Presumably inspiring many "Christ has risen" tabloid headlines, Terence Koh's sculpture Gone, Yet Still is the subject of a lawsuit from outraged citizen Emily Mapfuwa. She is suing the Baltic Center for Contemporary Art for displaying the work, which features Jesus with an erection. The suit claims that the gallery breached Section 5 of the Public Order Act and offended public decency, the maximum penalty for which is six months in prison and a £5,000 ($10, 226 CDN) fine. Legal experts note that the hearing will be the first test of public decency legislation since the British government did away with the country's dated blasphemy laws in May, and could therefore lead to a landmark case.
Koh, who is the Sobey Award nominee for Ontario, is no stranger to this type of contraversy. In 2006, two of his works — including one that showed the Virgin Mary with a penis at a urinal — were withdrawn from an exhibition at the Royal Academy. His Baltic Center exhibition also featured sculptures of Mickey Mouse and E.T., sporting their own erections.
It reminds me of the sensational Oz trials in Britain in the early seventies. Oz was a kind of underground hippy satirical magazine ran by Richard Neville, Jim Anderson and Felix Dennis. Their offices had been raided by the Obscene Publications Squad several times, but Issue #28, which, amongst other things, featured Rubert Bear with a boner, led to charges being laid and the resulting obscenity trial was the longest in British History. An unusual charge of conspiracy, based on an archaic law, was also added, meaning that the resulting fine or imprisonment had no court defined limits.
The difference here, though, is that this controversial erection was drawn by a child. After criticism that the magazine was becoming out of touch, it made the radical gesture of turning over the editorial role to public school students for a single issue. This resulted in some surprisingly intelligent political opinion, but also, as one would imagine, in a fair amount of toilet humour. 15-year-old student Vivian Berger took a comic by Robert Crumb and added the head of the beloved Rupert Bear to it, which became the centrepiece of the trial:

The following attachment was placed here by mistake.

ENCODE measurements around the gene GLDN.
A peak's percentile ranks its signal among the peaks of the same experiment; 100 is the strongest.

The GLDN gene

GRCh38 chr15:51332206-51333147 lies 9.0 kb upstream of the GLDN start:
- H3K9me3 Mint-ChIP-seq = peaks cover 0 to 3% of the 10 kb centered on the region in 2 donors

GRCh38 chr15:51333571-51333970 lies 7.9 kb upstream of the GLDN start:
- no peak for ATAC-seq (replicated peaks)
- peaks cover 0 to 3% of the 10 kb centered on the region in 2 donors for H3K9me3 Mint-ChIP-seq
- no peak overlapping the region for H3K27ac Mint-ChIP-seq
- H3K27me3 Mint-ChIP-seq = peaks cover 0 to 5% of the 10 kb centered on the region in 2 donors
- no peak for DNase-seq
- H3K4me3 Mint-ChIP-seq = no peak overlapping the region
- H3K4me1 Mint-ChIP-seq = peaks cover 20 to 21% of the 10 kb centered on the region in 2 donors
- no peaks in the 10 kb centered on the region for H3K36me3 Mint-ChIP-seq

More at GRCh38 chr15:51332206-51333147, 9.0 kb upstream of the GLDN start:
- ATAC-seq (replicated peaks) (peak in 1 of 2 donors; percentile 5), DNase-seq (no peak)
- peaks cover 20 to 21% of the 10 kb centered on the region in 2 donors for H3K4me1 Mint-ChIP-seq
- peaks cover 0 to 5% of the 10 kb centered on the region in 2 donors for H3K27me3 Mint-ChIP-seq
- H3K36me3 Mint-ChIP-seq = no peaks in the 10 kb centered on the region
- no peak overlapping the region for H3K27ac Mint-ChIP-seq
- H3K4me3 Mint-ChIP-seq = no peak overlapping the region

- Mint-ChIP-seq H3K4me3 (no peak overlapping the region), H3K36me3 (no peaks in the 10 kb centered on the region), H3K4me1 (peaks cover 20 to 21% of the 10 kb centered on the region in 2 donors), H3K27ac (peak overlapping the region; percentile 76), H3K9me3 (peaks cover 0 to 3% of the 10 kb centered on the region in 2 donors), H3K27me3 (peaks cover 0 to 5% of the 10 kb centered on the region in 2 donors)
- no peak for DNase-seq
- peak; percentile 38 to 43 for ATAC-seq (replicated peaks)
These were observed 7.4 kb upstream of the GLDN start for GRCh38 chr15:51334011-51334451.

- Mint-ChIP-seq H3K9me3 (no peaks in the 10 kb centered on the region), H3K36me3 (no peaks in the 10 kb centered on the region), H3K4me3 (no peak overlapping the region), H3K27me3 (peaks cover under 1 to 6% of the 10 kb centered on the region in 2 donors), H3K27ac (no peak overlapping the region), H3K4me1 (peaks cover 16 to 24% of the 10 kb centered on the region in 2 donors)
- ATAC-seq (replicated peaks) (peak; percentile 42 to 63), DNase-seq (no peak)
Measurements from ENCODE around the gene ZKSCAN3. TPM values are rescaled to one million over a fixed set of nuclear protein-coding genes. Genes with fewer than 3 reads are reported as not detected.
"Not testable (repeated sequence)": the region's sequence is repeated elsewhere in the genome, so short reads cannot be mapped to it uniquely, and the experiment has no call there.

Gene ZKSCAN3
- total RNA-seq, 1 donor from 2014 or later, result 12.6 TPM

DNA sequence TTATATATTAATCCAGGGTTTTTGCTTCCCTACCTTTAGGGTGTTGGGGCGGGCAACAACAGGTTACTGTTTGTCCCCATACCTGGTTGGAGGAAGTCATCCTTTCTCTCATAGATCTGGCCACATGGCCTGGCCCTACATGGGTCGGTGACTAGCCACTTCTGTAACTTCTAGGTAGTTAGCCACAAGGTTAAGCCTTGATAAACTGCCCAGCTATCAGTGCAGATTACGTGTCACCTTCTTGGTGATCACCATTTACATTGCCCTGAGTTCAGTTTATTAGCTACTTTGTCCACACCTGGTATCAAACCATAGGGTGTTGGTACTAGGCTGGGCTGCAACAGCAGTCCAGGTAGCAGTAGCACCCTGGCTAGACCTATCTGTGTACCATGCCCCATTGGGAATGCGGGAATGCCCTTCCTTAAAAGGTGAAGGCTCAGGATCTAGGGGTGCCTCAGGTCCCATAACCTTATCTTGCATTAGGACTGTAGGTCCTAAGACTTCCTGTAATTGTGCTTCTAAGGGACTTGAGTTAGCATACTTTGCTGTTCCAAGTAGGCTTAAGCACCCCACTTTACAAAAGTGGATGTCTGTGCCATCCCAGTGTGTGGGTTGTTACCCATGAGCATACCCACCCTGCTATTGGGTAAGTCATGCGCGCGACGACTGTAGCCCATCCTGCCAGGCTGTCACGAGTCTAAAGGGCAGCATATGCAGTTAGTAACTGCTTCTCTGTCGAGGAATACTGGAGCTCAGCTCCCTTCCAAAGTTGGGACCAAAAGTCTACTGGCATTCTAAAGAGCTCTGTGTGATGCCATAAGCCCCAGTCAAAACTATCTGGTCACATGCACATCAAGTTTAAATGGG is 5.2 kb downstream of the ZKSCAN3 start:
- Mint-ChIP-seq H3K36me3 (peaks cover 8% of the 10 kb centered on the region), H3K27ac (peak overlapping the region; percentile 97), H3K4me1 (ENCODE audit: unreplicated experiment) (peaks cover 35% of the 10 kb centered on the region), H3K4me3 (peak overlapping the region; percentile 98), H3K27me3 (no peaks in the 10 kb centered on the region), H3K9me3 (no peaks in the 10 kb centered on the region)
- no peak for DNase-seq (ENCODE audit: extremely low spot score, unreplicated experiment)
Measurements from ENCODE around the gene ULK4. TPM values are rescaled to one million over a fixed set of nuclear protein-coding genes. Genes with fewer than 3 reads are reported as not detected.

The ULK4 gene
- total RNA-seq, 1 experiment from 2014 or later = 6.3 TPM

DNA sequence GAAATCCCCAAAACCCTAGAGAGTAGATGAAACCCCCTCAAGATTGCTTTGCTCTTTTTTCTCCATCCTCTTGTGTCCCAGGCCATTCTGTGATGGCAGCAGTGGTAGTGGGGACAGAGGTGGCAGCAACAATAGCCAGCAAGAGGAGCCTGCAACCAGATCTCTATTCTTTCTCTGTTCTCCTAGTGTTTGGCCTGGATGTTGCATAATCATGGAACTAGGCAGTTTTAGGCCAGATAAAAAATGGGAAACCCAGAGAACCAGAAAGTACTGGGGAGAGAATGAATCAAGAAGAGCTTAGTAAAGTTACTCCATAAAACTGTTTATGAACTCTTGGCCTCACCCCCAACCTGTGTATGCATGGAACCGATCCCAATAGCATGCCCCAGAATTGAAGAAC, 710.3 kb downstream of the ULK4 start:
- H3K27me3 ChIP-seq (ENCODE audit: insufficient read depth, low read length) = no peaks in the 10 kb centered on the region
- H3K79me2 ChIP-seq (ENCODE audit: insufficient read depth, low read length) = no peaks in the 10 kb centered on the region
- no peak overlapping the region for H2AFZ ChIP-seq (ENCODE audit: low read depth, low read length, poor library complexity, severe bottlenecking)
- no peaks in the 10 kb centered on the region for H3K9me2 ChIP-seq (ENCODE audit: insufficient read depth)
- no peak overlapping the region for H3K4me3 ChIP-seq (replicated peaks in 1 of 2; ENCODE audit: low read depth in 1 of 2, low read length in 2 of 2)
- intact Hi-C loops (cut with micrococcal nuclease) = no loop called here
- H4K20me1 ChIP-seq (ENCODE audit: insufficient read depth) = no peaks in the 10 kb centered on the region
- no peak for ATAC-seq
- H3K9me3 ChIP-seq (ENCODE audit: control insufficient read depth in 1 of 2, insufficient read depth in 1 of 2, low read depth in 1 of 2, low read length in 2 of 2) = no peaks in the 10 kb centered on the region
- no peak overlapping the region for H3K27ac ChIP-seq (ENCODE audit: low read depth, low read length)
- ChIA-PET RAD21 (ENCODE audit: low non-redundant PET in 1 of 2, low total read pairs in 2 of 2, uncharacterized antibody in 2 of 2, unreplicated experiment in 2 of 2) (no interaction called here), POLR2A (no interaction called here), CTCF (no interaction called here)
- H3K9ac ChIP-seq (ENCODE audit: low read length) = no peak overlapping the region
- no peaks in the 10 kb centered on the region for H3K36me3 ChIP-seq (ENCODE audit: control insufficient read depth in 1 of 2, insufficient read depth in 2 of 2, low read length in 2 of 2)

Lawyer for the defense John Mortimer: You say you did it to shock an older generation? What relevance did Rupert have as a figure or symbol?
Berger: Well, Rupert would probably be known to many generations as the innocent young character who figures in magic fairy tales. Whereas here, he’s just doing what every normal human being does.
Mortimer: Was it part of your intention to show that there was a more down-to-earth side of childhood than some grown-up people are prepared to think?
Berger Oh yes. This is the kind of drawing that goes around every classroom, every day, in every school.
Judge (looking wounded): Do you really mean that?
Berger: Yes, I do mean it. Maybe I was portraying obscenity, but I don’t think I was being obscene myself. If the news covers a war or shows a picture of war, then, for me, they are portraying obscenity—the obscenity of war. But they are not themselves creating that obscenity, because it is the people who are fighting the war that are creating that obscenity. The obscenity is in the action, not in the reporting of it. For example, I consider that the act of corporal punishment is an obscenity. I do not consider that the act of reporting or writing about corporal punishment is obscene.
The trial attracted high profile attention, with comedian Marty Feldman, DJ John Peel, and academic Edward De Bono all testifying on behalf of the defense. John Lennon and Yoko Ono marched in protest against the charges, and contributed financial assistance. The verbatim transcription of the trial reads like a play, and there were much theatrics, including a day when all three defendants appeared wearing rented schoolgirl costumes.
When the trial wrapped up, the "Oz Three" were all found guilty and sentenced to prison. Dennis was given a lesser sentence, because the judge considered him "very much less intelligent" than Neville and Anderson (depending on your point of view, he proved him very right or very wrong by going on to publish the leading men's magazine Maxim). Shortly after the verdicts were handed down they were taken to prison and had their heads shaved (causing further outcry) but were eventually all acquitted on appeal (during which they all wore wigs).
The magazine folded a few years later. Neville has been portrayed by actors Hugh Grant and Cillian Murphy.
Above: the offending comic, and a painting of a book documenting the case, by Roula Partheniou.